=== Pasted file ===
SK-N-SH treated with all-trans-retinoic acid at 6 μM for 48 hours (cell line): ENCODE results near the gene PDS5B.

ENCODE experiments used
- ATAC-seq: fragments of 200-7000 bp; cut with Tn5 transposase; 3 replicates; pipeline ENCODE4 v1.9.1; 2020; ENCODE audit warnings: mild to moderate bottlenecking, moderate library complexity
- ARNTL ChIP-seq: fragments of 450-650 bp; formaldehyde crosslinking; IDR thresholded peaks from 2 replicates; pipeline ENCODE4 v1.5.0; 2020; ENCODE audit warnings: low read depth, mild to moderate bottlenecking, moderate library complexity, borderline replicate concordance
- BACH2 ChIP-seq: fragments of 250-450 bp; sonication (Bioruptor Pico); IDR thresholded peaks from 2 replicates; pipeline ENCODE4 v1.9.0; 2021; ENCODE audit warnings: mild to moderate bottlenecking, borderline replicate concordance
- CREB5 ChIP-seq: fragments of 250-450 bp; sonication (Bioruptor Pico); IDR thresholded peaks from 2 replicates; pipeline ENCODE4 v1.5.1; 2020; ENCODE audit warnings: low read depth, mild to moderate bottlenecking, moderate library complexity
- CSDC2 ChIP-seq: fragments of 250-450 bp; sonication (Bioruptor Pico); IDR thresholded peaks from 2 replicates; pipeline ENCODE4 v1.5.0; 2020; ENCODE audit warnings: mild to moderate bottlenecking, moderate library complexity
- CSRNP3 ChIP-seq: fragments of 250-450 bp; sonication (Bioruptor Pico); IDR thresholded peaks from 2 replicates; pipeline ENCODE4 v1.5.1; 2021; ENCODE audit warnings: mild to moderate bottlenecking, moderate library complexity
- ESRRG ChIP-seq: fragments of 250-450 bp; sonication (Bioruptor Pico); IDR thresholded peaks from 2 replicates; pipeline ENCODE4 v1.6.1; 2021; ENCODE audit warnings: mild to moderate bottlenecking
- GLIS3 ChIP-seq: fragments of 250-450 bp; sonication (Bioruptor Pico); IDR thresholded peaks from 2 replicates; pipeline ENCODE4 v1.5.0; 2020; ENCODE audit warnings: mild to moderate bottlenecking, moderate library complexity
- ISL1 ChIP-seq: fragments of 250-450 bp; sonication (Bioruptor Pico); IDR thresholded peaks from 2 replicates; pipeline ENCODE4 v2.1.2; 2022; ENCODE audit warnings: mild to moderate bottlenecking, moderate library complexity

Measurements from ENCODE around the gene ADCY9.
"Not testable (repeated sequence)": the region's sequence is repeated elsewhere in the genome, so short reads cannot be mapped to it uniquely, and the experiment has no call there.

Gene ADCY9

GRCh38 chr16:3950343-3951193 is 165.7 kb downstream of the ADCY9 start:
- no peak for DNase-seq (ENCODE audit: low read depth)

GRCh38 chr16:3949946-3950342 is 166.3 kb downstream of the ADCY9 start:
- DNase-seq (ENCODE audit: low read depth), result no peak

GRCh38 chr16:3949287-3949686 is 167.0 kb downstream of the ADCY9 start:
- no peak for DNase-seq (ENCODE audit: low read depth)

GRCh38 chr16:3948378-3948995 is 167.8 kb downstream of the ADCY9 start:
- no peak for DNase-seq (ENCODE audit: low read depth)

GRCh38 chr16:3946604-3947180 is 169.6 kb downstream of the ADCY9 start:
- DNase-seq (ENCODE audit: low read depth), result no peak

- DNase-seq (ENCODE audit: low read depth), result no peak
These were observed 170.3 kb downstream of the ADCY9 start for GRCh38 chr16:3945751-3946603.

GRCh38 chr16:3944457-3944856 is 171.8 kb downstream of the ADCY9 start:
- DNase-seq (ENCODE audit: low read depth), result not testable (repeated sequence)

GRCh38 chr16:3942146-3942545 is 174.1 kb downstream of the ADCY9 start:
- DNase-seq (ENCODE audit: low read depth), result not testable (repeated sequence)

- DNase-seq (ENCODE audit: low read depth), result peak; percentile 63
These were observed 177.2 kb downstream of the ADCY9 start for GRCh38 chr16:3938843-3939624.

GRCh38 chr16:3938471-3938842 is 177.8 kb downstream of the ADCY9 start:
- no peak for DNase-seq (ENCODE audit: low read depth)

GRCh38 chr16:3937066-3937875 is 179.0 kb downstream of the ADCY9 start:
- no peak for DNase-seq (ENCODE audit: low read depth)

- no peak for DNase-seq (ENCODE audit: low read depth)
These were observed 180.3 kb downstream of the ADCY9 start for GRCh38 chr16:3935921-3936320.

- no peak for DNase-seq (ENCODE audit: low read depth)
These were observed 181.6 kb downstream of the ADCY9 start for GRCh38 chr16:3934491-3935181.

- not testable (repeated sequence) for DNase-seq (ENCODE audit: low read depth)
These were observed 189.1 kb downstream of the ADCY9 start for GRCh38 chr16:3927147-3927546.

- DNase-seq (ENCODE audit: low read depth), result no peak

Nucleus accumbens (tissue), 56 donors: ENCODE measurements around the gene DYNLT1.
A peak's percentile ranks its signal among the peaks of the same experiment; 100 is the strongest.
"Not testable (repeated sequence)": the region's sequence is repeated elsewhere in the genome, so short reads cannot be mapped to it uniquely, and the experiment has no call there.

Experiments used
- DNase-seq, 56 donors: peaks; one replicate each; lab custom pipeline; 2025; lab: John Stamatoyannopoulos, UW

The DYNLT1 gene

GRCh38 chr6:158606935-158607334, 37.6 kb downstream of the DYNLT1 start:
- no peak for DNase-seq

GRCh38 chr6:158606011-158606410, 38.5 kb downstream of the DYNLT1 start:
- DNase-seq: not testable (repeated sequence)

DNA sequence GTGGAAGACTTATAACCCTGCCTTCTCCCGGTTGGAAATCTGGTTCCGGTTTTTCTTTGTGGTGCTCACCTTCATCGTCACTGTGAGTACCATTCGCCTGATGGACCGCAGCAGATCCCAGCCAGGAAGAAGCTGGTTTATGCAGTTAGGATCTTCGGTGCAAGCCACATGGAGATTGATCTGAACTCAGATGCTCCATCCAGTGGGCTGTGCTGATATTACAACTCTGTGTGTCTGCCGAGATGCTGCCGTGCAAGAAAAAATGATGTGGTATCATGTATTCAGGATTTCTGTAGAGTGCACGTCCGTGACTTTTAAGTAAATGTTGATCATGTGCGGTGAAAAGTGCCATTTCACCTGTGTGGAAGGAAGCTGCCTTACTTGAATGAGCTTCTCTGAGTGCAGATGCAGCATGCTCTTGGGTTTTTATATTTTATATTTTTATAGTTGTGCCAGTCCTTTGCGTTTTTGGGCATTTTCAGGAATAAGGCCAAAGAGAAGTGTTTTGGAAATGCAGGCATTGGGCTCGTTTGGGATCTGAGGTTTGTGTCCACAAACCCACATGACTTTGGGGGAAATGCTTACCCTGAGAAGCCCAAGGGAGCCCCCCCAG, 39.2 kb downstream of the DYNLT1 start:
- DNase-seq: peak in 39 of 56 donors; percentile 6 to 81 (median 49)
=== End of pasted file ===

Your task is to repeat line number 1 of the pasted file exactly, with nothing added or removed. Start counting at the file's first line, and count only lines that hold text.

SK-N-SH treated with all-trans-retinoic acid at 6 μM for 48 hours (cell line): ENCODE results near the gene PDS5B.